New data suggests that Ukraine is about to match Russia in several main battle tanks. But even if the number of active main battle tanks in the country increases, it is unlikely that Russia will run out of armored vehicles in the near future.

More than 18 months after the start of the war, Ukraine is on track to overtake Russia in the size of its main battle tank fleet, Bloomberg reported this week, citing a compilation of various data sources and defense statements.

The Military Balance 2023, an annual report by the think tank International Institute for Strategic Studies, said Russia started the war in February 2022 with 3,417 tanks available, compared to Ukraine’s 987. However, heavy Russian losses and a steady stream of donations from Ukraine’s Western allies have helped even the balance in the intervening months.

Oryx, an open defense intelligence source that only records confirmable losses, said Russia has lost at least 2,091 tanks so far, while Ukraine has lost 558. According to the source, the latter has also managed to capture 546 main battle tanks and has already received 471 new Western vehicles, with hundreds more to be added.

According to the latest Bloomberg estimates, Ukraine has 1,500 active main battle tanks, compared to Russia’s 1,400.

But those figures, while encouraging for Ukraine and its supporters, do not take into account the tanks that Russia has no doubt removed from its warehouses to make up for its losses, military experts have said. And Russia’s supply of older tanks is probably plentiful, they said.

“The Russians, like the Soviets, never throw anything away,” Mark Cancian, a retired US Marine Corps colonel and senior security program adviser at the Center for Strategic and International Studies, said in a March interview with Insider. .

In his comments this week, Cancian said that for this reason he believes that Russia still has a numerical advantage over Ukraine when inactive main battle tanks are taken into account.

Throughout the war, Russia has mainly relied on four different models of tanks: T-64, T-72, T-80 and T-90, with the T-72 being the largest part of its fleet thanks to years of production from the Soviet era and more modern updates to the vehicles, as Insider previously reported.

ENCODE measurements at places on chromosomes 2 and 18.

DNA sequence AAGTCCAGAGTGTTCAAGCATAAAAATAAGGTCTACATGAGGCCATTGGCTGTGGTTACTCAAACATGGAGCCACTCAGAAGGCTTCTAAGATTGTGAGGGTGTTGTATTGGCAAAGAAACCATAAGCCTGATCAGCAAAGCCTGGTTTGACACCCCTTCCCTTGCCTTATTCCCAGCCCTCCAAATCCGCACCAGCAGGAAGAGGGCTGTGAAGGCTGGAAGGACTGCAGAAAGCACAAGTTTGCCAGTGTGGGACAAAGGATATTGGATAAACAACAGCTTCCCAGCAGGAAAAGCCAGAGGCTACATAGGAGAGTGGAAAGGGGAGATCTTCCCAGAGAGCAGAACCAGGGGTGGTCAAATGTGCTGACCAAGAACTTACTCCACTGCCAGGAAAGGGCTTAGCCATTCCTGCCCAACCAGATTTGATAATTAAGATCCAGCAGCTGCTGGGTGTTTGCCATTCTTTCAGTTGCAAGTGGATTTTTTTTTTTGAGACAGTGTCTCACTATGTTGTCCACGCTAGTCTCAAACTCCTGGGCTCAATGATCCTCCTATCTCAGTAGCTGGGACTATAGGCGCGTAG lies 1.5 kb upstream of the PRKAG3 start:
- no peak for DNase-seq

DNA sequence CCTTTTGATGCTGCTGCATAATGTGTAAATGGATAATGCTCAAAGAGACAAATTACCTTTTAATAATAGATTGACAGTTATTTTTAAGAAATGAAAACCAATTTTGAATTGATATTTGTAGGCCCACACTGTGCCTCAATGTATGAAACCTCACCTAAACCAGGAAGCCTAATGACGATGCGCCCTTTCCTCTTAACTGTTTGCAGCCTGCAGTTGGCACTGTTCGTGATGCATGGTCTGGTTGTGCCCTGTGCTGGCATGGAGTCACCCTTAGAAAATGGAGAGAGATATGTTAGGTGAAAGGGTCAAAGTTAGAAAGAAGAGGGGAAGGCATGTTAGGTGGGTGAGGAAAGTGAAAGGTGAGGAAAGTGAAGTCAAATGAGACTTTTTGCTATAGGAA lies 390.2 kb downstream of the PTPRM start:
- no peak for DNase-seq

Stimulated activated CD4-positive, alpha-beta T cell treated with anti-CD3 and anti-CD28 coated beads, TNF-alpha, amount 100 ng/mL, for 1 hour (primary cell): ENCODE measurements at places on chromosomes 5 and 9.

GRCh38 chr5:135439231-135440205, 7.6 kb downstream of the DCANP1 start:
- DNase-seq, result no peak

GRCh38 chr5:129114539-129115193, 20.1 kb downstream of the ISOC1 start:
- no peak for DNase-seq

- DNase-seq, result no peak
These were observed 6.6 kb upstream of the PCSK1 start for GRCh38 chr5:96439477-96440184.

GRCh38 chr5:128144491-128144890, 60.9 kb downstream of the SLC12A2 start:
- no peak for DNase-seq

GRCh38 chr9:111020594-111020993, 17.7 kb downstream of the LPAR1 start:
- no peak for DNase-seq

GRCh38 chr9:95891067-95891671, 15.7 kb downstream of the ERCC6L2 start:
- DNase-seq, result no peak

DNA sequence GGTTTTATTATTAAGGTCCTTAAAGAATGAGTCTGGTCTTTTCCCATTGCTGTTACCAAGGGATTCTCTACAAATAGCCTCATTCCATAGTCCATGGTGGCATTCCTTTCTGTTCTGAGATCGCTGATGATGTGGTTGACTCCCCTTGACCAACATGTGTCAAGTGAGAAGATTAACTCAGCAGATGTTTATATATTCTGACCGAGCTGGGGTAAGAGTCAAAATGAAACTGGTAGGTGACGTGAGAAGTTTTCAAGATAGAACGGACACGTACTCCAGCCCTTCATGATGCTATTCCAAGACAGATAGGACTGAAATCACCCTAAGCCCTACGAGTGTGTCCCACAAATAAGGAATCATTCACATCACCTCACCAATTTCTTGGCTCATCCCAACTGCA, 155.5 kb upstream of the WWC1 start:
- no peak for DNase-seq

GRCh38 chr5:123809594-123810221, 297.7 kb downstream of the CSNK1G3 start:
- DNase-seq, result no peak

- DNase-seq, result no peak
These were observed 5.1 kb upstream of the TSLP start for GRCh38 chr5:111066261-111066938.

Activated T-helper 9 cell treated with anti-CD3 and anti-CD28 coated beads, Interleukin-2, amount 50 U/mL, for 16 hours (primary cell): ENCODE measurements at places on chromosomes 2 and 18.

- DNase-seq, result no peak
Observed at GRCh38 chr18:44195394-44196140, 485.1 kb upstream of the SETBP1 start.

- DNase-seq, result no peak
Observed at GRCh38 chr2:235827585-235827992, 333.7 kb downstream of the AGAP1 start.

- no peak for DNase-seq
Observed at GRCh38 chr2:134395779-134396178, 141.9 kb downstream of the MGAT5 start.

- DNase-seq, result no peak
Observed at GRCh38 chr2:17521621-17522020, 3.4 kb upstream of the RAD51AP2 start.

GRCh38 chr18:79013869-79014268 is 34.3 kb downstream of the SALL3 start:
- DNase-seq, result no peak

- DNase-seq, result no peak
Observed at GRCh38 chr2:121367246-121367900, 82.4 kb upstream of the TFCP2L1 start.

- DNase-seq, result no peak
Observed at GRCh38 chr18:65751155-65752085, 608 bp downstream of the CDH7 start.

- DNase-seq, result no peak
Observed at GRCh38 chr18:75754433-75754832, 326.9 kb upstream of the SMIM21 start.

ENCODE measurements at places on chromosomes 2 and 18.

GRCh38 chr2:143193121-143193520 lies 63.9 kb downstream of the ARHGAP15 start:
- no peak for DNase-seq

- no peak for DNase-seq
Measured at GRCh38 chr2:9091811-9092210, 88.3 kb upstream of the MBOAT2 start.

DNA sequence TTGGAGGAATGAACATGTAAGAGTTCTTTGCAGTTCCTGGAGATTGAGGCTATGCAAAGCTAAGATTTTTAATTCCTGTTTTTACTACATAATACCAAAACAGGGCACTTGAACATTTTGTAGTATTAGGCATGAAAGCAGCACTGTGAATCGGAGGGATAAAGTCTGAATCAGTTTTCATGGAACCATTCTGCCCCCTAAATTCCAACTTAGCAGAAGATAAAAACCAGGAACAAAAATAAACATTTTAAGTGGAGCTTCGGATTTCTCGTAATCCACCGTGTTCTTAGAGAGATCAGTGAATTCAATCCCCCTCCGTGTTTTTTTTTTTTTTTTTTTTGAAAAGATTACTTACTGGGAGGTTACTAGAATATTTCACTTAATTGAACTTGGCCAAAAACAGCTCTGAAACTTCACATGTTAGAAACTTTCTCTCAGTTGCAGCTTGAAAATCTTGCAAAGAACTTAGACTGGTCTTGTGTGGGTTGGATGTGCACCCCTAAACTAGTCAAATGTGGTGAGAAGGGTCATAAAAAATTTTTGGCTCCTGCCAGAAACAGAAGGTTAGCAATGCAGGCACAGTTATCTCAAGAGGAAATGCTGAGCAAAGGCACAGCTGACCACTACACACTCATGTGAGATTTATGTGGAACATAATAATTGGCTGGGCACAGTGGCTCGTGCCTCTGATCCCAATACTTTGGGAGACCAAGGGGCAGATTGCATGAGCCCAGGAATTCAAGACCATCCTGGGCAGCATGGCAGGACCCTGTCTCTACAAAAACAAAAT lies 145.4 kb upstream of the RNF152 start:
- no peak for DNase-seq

But as its losses mount, the country has been forced to fall back on its older tanks in storage, including the T-62, T-55 and T-54, some of which date back to the 1940s.

It is not clear how many tanks Russia has already removed from its warehouses nor how many vehicles it has in storage to continue using them.

But it’s not just the number of tanks that separates Ukraine from Russia, according to Mick Ryan, a retired Australian Army major-general and military strategist, but also the quality.

“Certainly, the influx of Western armored vehicles gives them a qualitative advantage,” Ryan told Insider about Ukraine.

While Russia is going back to its past to replenish its depleted supplies, Ukraine is sporting high-quality NATO tanks as replacements for its lost vehicles.

“The Ukrainian tank fleet probably has as much combat power as the Russians,” Cancian said.

Battlefield data suggests that most of the tanks in play are not currently used in tank-versus-tank engagements, Ryan said, but instead are used to support infantry attacks, engage other vehicles, or provide indirect fire support.

Yet despite its outdated designs and poor systems, even an ancient Russian tank would be an ugly sight to a dismounted Ukrainian infantryman, Ryan said.

The ongoing Ukrainian counteroffensive continues to trudge as the country tries to break through the Russian defenses. But if they manage to break through the Russian fortifications, the new advantage of the Ukrainian tanks could come in handy, according to Cancian.

“Once in the open, Ukraine can use these tanks and their superior firepower to gain a lot of territory,” he told Insider.

Erin Snodgrass